Revealing Diary was different because we didn’t write the script until the day we shot it. I’ve explained why and how we went about it in a great long blog post about the film, at http://0tralala.blogspot.co.uk/2012/05/revealing-diary-short-film-by-guerrier.html. But basically, we asked actor friends to be there on the day and then worked out what we’d make them do.

 

Recently you have been working freelance with Doctor Who Adventures. Is it enjoyable to work on such a magazine?

 

I’ve been working there on and off since September 2010, though I’d written some comic strips for them before that, too. It’s a brilliant place to work – the team is so fun and creative, and we lark about finding new ways to be silly and exciting about Doctor Who. My favourite game is smuggling obscure, old Doctor Who references into the mag – things like putting “Koquillion” in a wordsearch. Plus we eat lots of sweets. It’s also a hugely popular, big-selling magazine, so I’m thrilled how many kids read and laugh at our silliness. Older fans can sometimes be a bit serious and cross about Doctor Who, so it’s good to be so openly joyful about it.

 

What attracted you to doing AAAGH!, in DWA?

 

AAAGH!, for those who don’t know, is a one-page silly comic strip in which a small boy and a batty old lady robot find jobs for Doctor Who monsters. It was devised by the amazing Paul Lang, with help from Malcolm Mackenzie and me, and illustrated by Brian Williamson. It’s now been running every week for nearly a year and a half. You can read all the ones I’ve written online at http://0tralala.blogspot.co.uk/search/label/aaagh

 

I love writing AAAGH! It’s a challenge to pack in as many stupid jokes and Doctor Who references as possible into so small a space, but also there’s quite a competition between Paul and me to come up with ever more silly and outlandish plots.

 

You have done quite a few excellent Companion Chronicles since the range started, is it because you enjoy doing them or because you prefer them over the main range audio stories?

 

Thank you. Again, the Companion Chronicles is a really good format for telling emotional stories, where you can really get into the heads of the companions and offer new perspectives on them, their Doctor and their time in the TARDIS. It means you’re telling a new story, but changing how we might see or understand the old episodes, which – when it works – is really rewarding. It’s also a chance to give some very good actors a chance to ‘lead’ rather than be the sidekick, and all the ones I’ve written for have really shone as a result. So I couldn’t be happier with what we’ve made. But it wasn’t my choice to write Companion Chronicles over the main range. You’d need to ask my masters how they decide who writes what.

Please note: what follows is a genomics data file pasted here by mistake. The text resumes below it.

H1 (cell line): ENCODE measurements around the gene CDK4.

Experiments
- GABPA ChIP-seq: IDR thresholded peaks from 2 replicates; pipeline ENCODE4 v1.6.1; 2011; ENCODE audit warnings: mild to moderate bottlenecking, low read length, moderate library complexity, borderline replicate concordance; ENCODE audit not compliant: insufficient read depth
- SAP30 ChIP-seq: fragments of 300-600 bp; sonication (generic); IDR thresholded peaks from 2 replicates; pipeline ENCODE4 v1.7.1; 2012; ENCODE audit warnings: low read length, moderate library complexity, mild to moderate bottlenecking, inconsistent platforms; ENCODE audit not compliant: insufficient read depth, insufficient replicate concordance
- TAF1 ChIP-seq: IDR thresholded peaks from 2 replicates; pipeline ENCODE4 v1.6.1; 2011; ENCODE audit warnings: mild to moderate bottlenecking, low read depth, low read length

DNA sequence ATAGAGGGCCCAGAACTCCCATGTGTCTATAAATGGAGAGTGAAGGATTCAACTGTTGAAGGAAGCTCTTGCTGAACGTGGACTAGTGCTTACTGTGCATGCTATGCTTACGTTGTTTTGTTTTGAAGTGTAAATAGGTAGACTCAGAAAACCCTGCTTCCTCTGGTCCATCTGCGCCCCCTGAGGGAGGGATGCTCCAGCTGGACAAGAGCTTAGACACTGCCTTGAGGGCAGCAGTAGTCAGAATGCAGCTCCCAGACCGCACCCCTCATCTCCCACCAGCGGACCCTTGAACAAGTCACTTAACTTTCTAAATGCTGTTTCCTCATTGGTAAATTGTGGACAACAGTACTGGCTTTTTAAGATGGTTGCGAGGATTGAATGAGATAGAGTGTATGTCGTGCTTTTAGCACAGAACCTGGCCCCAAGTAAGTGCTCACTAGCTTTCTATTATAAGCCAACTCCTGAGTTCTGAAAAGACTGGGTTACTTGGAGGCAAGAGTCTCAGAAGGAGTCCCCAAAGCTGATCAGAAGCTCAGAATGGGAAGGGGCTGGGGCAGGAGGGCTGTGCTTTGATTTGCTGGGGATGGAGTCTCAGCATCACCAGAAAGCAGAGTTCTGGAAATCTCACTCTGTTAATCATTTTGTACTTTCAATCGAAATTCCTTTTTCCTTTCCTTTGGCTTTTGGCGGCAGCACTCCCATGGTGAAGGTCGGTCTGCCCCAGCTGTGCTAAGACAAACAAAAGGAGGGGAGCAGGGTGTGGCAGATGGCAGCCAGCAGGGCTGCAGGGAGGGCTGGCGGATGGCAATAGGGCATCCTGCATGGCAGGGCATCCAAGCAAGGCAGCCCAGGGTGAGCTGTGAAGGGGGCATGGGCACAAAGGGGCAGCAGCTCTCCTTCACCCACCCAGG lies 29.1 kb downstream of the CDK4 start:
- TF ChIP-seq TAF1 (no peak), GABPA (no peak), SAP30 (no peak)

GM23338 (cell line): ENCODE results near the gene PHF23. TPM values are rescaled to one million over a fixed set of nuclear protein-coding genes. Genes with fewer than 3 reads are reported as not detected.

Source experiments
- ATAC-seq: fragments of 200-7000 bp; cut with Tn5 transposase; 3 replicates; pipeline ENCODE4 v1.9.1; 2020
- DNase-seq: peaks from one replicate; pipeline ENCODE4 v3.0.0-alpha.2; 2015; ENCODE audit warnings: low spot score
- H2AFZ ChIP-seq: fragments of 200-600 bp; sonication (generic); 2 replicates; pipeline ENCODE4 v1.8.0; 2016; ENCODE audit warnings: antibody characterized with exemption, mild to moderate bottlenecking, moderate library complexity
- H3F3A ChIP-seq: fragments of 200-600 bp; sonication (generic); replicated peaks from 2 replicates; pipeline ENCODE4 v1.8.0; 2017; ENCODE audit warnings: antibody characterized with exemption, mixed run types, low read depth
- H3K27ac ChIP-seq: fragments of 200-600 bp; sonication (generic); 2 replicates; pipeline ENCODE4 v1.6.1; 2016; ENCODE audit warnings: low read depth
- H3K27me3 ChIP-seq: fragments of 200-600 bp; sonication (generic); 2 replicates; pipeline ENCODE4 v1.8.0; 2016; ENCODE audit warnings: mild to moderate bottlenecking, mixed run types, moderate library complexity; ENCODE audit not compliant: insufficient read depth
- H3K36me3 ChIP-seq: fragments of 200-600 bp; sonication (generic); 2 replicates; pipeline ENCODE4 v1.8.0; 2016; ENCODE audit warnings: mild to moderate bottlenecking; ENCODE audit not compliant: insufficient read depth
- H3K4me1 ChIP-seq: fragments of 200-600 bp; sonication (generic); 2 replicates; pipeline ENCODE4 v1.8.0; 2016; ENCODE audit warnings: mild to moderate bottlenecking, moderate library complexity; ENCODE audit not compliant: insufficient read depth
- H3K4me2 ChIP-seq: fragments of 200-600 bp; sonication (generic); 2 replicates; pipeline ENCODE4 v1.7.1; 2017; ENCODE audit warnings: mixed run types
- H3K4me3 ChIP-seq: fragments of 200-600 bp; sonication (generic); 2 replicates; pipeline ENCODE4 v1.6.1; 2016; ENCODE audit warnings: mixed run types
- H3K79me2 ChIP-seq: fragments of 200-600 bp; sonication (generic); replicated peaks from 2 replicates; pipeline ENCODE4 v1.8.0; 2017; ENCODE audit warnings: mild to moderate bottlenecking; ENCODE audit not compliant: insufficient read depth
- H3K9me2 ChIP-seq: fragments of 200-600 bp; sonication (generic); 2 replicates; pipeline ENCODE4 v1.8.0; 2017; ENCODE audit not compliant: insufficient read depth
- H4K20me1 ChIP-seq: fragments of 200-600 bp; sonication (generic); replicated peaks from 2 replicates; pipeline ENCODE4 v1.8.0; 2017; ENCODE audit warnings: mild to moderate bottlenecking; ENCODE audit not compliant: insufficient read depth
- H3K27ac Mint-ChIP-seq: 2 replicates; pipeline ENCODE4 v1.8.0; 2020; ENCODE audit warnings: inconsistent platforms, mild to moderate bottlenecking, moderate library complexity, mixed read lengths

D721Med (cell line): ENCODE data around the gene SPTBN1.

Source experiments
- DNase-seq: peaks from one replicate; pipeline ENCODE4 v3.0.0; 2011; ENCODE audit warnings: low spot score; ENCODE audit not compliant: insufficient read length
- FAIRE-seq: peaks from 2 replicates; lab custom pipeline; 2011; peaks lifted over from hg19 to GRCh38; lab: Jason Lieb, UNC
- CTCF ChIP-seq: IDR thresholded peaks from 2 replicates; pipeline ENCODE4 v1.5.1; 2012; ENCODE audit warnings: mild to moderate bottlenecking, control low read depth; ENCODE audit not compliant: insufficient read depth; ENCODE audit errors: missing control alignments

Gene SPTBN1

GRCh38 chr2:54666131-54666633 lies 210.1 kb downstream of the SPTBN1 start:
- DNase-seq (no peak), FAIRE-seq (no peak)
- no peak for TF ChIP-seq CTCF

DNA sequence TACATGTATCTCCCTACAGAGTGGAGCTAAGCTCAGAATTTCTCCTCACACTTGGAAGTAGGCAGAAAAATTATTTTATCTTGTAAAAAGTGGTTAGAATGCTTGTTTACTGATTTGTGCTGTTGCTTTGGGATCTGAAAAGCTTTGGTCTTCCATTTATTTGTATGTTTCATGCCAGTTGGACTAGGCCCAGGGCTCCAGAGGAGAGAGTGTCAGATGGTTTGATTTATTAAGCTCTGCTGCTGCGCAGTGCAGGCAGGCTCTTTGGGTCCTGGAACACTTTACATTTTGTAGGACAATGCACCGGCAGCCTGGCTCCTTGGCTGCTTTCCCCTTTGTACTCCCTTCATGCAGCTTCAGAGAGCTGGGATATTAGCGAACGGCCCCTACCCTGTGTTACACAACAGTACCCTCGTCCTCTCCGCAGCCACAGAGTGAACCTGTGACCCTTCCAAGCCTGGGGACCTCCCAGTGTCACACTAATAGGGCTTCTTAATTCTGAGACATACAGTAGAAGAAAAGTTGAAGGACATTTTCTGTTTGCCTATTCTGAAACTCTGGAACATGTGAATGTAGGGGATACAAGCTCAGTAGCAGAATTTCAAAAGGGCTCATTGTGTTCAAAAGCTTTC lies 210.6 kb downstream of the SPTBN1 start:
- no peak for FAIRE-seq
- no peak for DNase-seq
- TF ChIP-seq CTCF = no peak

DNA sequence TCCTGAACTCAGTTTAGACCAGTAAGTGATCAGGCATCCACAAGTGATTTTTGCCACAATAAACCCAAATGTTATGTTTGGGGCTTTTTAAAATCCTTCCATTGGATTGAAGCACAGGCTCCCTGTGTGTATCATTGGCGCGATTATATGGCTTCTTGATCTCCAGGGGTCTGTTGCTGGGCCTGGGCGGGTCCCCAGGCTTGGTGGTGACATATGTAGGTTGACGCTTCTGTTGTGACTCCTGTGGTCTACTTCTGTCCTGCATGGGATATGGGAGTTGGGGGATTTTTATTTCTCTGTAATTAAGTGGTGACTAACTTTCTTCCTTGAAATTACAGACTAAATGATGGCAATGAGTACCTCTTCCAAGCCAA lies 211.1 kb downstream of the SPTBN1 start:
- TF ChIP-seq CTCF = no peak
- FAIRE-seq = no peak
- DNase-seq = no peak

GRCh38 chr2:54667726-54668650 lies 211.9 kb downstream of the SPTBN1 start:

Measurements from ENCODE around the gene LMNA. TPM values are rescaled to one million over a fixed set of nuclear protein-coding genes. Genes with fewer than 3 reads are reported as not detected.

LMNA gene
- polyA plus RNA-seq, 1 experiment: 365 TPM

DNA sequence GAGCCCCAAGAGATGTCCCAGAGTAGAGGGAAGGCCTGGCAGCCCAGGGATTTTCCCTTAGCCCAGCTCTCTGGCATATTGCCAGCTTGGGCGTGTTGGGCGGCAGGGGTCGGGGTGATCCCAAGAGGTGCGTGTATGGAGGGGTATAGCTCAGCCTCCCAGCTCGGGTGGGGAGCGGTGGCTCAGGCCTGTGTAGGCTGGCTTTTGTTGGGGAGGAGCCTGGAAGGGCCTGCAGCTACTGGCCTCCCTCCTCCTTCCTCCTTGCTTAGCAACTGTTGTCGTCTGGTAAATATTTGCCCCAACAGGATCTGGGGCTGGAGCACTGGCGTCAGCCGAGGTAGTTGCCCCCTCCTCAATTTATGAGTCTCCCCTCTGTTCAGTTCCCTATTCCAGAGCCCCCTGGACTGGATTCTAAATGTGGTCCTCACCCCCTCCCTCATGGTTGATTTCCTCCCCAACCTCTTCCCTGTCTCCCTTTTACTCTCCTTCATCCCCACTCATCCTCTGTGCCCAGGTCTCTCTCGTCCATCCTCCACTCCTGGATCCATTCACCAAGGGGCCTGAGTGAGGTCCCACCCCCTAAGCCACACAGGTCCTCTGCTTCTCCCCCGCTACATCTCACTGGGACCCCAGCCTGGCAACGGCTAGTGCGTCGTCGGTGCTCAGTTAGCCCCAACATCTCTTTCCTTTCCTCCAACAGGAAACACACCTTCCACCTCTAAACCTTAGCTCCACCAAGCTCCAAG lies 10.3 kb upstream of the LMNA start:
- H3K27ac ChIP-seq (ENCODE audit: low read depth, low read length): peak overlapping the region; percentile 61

Did you always want to be a writer or did it come about more recently?

 

Yes, I always wanted to be a writer – and I’ve always written. There’s a whole box of terrible stories in even worse handwriting up in a cupboard somewhere in my house. But until I was about 15, being a writer didn’t seem any more real than being an astronaut or a pop-star until I read an interview with Paul Cornell in a 1991 edition of Doctor Who Magazine, where he explained what you needed to do to submit a book for the New Adventures Doctor Who books. That was the first time it ever occurred to me that you could actually be a writer as a job, and from then on that’s what I wanted to do. It took me years and years to be able to do it, though.

You have written for the Bernice Summerfield series, how does it compare to Doctor Who?

 

I think Benny’s still got the feel of the New Adventures books that I loved in the 1990s – a more adult version of Doctor Who, telling stories that wouldn’t fit on a TV screen or in a TV budget. But then there’s quite a lot of those books in the series since its been back on TV anyway – most obviously when they adapted Human Nature. So I don’t know… I think the chief difference between the ranges now is that Benny is set in the same, shared future, built up story-by-story, and she rarely visits the past. Otherwise, it’s got all the wit, excitement and madness of Doctor Who, and the same kind of feel and morality. I don’t think that’s all that surprising, given that Benny was invented to be a companion for the Doctor.

 

You have edited several volumes of short stories, is editing easier than writing?

 

I found it harder, mainly because I had to resist the urge to rewrite other people’s stuff and instead offer them notes so that they could rewrite it themselves. I’m very proud of the books I edited, and the two series of Benny’s adventures that I produced. But I realised that that isn’t really what I want to do. I’m much happier writing my own stuff than working on other people’s.

 

What have you got planned for the future?

 

I’ve got quite a lot of things with Big Finish that will be announced soon. I should be writing the third series of my mini-series Graceless right this minute. That will probably be out in early 2013. Tom and I are working on some other short film and full feature ideas, and I intend to finish a first draft of an original science-fiction novel by the end of the year.

 

Thank you for talking to us Simon, it has been a pleasure.

 

Thank you!

 

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One response to “Simon Guerrier (Doctor Who , Primeval and Cleaning Up Writer) Interview

  1. Pingback: The Scientific Secrets of Doctor Who: Interview with co author Simon Guerrier | The Consulting Detective·